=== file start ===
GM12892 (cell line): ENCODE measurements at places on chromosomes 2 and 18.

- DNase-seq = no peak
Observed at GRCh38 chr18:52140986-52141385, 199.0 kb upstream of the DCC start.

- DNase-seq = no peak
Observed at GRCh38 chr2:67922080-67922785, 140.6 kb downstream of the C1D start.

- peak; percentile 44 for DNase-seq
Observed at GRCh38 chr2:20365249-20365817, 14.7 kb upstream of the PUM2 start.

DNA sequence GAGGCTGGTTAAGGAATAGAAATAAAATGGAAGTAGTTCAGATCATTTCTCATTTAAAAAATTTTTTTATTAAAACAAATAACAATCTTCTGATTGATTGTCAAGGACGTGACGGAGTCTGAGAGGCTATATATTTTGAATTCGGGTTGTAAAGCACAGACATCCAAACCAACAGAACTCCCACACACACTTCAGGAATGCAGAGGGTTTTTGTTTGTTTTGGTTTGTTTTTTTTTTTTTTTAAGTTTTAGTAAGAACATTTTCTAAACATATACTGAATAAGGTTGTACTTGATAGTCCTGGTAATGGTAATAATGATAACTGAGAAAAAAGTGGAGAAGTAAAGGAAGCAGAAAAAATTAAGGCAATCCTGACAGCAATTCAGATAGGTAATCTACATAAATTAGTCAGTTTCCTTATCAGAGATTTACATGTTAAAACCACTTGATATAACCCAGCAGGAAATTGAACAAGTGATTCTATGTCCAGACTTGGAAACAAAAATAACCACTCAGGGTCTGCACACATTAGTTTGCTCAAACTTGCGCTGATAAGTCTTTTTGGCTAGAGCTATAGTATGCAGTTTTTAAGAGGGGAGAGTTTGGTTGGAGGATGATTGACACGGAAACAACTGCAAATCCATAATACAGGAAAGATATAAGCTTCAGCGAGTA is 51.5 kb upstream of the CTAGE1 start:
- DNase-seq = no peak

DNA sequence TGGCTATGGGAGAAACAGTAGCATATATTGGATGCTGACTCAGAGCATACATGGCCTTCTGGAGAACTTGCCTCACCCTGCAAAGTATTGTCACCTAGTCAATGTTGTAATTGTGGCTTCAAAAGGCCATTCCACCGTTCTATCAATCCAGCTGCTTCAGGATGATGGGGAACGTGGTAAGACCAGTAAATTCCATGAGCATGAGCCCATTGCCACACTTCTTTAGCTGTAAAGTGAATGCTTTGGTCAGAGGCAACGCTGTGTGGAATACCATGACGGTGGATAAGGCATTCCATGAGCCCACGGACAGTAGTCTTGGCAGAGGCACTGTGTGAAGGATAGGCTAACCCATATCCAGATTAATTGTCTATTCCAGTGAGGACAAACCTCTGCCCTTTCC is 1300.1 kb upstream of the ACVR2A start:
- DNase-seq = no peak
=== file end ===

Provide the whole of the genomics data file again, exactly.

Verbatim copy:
GM12892 (cell line): ENCODE measurements at places on chromosomes 2 and 18.

- DNase-seq = no peak
Observed at GRCh38 chr18:52140986-52141385, 199.0 kb upstream of the DCC start.

- DNase-seq = no peak
Observed at GRCh38 chr2:67922080-67922785, 140.6 kb downstream of the C1D start.

- peak; percentile 44 for DNase-seq
Observed at GRCh38 chr2:20365249-20365817, 14.7 kb upstream of the PUM2 start.

DNA sequence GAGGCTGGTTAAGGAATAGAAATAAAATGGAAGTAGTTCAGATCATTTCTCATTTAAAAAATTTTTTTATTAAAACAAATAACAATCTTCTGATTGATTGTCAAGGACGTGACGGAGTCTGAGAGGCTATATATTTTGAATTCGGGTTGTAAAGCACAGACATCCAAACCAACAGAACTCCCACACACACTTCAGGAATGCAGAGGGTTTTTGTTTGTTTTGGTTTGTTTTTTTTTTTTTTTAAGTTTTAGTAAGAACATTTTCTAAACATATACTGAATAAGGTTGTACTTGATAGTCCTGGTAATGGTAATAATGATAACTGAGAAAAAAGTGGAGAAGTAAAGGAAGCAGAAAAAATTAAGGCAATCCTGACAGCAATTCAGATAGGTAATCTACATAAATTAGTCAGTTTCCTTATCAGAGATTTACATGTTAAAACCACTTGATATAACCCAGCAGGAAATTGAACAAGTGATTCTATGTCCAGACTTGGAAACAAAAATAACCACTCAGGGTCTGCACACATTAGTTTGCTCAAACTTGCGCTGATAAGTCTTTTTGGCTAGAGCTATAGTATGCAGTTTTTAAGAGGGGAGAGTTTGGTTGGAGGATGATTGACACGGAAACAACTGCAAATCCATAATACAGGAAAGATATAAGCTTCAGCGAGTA is 51.5 kb upstream of the CTAGE1 start:
- DNase-seq = no peak

DNA sequence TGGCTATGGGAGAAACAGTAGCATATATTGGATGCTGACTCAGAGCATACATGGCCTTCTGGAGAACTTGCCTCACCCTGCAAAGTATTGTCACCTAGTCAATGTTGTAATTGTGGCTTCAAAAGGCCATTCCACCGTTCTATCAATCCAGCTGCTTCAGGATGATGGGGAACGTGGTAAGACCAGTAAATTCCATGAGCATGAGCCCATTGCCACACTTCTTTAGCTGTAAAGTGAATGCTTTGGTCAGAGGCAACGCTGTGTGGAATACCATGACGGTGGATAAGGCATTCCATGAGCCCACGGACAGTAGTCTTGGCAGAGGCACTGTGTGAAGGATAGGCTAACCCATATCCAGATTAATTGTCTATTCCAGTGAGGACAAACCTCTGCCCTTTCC is 1300.1 kb upstream of the ACVR2A start:
- DNase-seq = no peak